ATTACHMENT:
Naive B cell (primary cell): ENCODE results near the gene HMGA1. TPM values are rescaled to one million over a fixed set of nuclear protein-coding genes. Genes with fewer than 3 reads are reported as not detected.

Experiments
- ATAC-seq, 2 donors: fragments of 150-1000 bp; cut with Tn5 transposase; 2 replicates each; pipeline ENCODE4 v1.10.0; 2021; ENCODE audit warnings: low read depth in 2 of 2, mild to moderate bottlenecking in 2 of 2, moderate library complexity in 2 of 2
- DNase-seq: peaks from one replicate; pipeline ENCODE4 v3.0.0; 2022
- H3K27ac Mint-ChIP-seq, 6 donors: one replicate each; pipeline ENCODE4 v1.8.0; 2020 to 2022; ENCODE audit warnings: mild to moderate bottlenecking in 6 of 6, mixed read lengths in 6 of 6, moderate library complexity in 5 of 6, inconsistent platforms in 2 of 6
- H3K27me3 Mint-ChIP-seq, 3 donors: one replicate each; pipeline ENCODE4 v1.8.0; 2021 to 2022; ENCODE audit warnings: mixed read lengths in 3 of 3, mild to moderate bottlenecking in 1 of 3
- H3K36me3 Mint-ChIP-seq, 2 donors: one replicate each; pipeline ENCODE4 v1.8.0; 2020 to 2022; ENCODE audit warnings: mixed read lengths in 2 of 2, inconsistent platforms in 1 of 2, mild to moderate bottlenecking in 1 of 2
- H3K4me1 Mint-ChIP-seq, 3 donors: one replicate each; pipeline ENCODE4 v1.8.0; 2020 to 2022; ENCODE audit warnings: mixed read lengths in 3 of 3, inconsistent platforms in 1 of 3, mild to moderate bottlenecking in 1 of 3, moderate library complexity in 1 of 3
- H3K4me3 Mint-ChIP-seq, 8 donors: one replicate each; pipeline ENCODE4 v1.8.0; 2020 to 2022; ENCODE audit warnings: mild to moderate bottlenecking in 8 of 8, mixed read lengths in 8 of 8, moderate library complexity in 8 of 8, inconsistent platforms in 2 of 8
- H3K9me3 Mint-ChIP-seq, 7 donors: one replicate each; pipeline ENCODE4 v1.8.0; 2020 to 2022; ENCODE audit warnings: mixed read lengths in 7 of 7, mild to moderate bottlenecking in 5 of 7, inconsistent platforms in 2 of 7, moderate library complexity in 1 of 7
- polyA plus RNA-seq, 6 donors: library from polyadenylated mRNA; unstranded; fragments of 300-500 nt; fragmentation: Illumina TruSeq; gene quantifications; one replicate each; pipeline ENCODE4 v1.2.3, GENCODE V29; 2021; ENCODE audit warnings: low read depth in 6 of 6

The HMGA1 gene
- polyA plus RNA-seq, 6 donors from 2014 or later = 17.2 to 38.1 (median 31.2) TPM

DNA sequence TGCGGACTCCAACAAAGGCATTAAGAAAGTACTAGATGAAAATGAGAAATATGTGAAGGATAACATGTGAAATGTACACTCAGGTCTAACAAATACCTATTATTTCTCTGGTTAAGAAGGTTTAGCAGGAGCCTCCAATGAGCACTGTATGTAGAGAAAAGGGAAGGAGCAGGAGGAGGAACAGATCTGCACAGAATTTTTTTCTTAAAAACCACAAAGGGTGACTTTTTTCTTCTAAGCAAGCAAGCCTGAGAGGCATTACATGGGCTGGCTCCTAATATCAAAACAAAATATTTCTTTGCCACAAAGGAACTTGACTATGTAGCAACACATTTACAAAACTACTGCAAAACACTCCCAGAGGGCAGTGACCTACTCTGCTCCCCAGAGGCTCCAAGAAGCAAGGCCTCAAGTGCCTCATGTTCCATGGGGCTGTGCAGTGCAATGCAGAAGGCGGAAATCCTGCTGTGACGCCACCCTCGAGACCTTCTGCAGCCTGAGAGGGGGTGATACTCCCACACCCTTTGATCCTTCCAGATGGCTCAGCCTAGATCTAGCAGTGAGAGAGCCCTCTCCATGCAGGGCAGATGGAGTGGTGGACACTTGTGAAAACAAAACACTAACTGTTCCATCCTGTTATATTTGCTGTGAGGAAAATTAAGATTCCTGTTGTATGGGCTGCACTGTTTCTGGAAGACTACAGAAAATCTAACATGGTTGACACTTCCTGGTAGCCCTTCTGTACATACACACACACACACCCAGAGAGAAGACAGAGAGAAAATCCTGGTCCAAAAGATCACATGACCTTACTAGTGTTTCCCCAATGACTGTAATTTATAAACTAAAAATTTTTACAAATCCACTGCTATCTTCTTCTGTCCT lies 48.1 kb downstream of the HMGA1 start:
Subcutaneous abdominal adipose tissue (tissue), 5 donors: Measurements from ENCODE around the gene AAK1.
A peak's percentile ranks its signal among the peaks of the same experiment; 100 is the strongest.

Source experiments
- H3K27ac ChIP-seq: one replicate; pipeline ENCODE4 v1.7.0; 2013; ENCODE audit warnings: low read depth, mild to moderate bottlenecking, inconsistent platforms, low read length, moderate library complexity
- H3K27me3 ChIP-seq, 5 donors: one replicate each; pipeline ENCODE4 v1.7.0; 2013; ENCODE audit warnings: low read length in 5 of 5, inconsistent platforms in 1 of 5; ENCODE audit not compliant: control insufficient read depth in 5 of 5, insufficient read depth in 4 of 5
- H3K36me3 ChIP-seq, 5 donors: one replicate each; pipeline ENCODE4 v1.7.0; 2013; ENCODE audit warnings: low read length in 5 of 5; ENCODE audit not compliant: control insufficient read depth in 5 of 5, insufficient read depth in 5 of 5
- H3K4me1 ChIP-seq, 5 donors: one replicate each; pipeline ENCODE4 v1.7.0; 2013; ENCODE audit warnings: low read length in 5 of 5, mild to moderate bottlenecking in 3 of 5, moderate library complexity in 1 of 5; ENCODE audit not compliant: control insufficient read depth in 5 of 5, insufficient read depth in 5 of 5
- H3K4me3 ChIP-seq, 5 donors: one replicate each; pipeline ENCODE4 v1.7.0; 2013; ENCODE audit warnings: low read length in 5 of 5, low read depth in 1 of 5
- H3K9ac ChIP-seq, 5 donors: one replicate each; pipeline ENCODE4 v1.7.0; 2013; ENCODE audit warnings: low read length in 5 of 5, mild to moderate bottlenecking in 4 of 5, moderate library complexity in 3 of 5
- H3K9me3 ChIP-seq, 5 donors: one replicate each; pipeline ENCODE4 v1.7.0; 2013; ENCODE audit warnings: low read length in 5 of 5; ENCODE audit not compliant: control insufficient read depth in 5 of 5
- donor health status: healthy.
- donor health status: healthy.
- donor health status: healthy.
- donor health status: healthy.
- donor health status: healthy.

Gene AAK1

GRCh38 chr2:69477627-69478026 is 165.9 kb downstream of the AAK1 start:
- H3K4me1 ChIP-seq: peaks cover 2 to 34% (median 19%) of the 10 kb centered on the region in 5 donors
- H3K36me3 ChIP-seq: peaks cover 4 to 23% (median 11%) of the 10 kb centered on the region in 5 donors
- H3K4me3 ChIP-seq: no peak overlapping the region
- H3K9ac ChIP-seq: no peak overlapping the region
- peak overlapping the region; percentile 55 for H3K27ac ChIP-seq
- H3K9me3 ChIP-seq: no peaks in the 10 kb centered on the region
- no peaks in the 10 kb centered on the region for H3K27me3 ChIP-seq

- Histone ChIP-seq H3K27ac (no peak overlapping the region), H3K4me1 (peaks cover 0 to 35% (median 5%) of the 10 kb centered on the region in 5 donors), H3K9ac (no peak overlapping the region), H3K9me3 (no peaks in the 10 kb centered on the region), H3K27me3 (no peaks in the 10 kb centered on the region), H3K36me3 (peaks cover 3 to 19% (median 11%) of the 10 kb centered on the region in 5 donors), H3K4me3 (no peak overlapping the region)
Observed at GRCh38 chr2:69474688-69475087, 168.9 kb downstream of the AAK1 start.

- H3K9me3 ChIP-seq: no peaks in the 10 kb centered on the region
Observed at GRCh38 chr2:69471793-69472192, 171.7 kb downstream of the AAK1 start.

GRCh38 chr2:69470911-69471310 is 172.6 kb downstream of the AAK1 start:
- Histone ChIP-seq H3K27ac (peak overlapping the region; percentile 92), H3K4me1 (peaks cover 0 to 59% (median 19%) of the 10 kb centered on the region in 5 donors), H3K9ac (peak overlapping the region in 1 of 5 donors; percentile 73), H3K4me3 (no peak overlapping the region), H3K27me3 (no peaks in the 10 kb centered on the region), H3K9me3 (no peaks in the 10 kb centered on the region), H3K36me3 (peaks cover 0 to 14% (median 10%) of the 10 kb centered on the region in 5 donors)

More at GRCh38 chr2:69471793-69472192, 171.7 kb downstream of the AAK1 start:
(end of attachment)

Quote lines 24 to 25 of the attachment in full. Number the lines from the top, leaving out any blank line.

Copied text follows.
- H3K9me3 ChIP-seq, 5 donors: one replicate each; pipeline ENCODE4 v1.7.0; 2013; ENCODE audit warnings: low read length in 5 of 5; ENCODE audit not compliant: control insufficient read depth in 5 of 5
- donor health status: healthy.